The ‘Burn My Windows’ extension provides a fun and flashy animations every time you close a window or dialog. The default effect is a flame animation, but several other options are available.
The animations are all created using native shaders, which means they use the same technology as GNOME’s existing UI animations. It’s a terrifically fun way to add some extra flair and pizzazz to your desktop. Give it a try! You won’t be disappointed.
7. Desktop Cube
The Desktop Cube effect, first made popular in Ubuntu, allows users to rotate their gnome desktop interface into a cube. The extension is still in development, but new features include free rotation of the cube with the middle mouse button, proper multi-monitor support, and sky boxes.
EasyScreenCast is a great extension to have if you want to record your Gnome desktop. You can record any selected area, and the audio will be recorded along with the video. EasyScreenCast makes it easy to use the video recording function integrated with gnome-shell, allowing you to change settings quickly while still being able to see your whole desktop.
If Gnome Shell 42’s screenshot/screencast UI doesn’t provide all the features you need, this extension has got you covered. It offers more options to configure the screencast, including quality and webcam support. You can launch the default Gnome screenshot/screencast UI by using the default shortcut: Ctlr+Alt+Shift+R.
9. Open Weather
This helpful tool, the OpenWeather Gnome shell extension, provides support for multiple locations with editable names using coordinates to store the locations. With this extension, you can get information about weather conditions and forecasts for any location on Earth in the GNOME Shell by fetching data from OpenWeatherMap, including 3-hour forecasts for up to 5 days. OpenWeather shows you your location’s current temperature, wind speed, humidity, and other relevant weather information.
10. Cover flow Alt-tab
With CoverflowAltTab, you can effortlessly Scroll through your open windows in a cover flow pattern. This is an excellent Gnome-Shell extension that takes the place of the default Alt-Tab behavior.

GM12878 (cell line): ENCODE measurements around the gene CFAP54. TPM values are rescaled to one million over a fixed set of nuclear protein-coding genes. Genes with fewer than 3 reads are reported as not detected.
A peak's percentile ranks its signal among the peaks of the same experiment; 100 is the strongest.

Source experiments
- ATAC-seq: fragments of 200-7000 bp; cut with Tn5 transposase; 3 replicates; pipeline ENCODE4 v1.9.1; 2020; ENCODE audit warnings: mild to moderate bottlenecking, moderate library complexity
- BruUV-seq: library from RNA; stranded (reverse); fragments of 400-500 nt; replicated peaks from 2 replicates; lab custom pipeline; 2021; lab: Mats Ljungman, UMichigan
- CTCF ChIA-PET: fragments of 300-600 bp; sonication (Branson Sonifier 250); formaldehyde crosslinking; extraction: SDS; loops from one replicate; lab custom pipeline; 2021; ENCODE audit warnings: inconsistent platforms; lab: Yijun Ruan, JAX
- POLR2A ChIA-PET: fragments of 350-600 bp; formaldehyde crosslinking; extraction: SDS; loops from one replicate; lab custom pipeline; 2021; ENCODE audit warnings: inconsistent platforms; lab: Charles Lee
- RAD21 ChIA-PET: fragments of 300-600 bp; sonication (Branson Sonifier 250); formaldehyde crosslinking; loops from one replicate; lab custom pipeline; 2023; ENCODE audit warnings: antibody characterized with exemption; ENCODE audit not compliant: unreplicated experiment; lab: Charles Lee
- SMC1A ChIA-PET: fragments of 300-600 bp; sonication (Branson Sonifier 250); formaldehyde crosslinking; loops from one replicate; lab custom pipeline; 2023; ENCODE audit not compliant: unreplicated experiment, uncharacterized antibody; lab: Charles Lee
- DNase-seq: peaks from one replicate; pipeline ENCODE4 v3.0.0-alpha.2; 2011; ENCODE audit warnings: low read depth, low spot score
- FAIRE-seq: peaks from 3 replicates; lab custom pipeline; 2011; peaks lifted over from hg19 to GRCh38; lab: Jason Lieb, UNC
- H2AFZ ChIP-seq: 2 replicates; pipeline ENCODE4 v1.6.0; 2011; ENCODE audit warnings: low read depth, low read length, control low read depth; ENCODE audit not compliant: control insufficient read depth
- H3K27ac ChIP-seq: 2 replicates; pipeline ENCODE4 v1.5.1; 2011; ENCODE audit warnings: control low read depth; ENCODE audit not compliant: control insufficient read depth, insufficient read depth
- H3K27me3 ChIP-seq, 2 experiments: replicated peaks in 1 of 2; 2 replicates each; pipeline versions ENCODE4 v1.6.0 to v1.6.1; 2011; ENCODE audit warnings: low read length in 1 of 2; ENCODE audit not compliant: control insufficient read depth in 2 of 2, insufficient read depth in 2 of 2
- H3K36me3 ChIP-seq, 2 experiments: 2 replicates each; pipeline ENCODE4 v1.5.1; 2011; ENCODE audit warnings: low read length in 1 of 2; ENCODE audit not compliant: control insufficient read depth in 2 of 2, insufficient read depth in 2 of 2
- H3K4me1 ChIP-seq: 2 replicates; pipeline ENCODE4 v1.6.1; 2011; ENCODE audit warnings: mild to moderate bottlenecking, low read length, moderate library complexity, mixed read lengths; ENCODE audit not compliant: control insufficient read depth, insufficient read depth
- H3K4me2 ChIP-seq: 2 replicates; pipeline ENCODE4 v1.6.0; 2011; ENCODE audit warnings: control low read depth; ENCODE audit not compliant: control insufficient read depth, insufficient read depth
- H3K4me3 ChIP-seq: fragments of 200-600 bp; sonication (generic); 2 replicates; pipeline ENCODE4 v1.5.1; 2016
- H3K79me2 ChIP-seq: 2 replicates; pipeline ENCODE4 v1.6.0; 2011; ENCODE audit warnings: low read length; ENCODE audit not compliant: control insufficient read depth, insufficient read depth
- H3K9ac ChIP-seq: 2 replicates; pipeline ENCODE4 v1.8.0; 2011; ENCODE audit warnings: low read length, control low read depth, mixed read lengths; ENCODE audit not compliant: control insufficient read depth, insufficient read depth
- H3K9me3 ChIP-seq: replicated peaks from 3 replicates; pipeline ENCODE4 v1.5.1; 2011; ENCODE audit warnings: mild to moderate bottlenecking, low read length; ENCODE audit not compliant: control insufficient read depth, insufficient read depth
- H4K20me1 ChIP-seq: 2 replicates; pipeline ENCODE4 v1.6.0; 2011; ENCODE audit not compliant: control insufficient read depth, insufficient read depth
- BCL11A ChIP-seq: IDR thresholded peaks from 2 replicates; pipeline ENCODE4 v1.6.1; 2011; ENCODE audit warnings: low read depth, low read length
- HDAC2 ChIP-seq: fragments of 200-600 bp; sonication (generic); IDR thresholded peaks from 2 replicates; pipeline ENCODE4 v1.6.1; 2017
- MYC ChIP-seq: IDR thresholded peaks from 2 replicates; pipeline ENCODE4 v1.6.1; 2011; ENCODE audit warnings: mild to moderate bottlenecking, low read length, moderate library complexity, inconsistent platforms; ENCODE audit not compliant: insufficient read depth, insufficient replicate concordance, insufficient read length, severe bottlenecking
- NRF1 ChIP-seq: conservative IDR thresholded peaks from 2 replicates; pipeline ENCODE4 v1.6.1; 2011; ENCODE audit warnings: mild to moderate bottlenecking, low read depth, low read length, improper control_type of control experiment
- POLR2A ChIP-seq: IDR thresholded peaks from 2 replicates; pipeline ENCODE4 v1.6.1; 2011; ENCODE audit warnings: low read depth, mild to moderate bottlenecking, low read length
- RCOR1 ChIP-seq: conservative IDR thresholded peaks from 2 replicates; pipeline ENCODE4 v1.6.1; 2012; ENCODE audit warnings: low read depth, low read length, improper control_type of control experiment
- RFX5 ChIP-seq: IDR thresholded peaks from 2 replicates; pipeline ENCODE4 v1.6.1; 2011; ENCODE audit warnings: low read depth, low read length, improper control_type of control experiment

Welcome to Fly-Pie! The GNOME Shell extension allows you to open marking menus via keyboard shortcuts. That way, you can launch applications, simulate hotkeys, open URLs, and more without ever leaving your keyboard’s comfort.
Fly-Pie is designed with a continuous learning curve that lets you gradually progress from grumpie menu rookie to snappie menu pielot – all at your own pace. So why wait? Get started today and see what flies! Once you open a marking menu, you can seamlessly transition between three alternative selection modes: Point-and-Click, Marking Mode, and Turbo-Mode.
If you’re looking for a Gnome Shell extension that will help you keep track of your internet speed, Net Speed is a great option. There are lots of ways to customize it on Linux, so feel free to experiment and find the perfect setup for you.
13. Applications Menu
Applications Menu is an excellent extension that lets you categorize all your applications for easy organization. It was previously only available in the classic Ubuntu Gnome mode, but it’s now officially supported for everyone to use.
The Todo.txt gnome-shell extension lets you manage your Linux OS’s activities, such as creating or deleting new tasks. To finish any task, mark them as complete using this extension. The features it supports are adding new tasks, marking tasks as completed, deleting tasks (optionally with a confirmation dialog), and showing tasks grouped by projects or contexts.
In addition, the done but not archived tasks are Italicized and have an “archive” button next to them. The changes made outside of the extension to your todo.txt file are automatically updated in the extension. Lastly, click on any URLs included in a task to open it in your default browser–making this managing task easy as pie whether you’re on Linux or another OS!
15. User Themes
User Themes gnome-shell extension provides a fast and convenient way to load shell themes from the user directory. It allows users to quickly switch between different user themes, customize individual components of their desktop interface and save any customizations made directly to the system.
This extension is great for users who want full control over their desktop environment but don’t have the experience or expertise to configure the settings manually. This extension allows users to make their desktop experience as unique and personal as they’d like.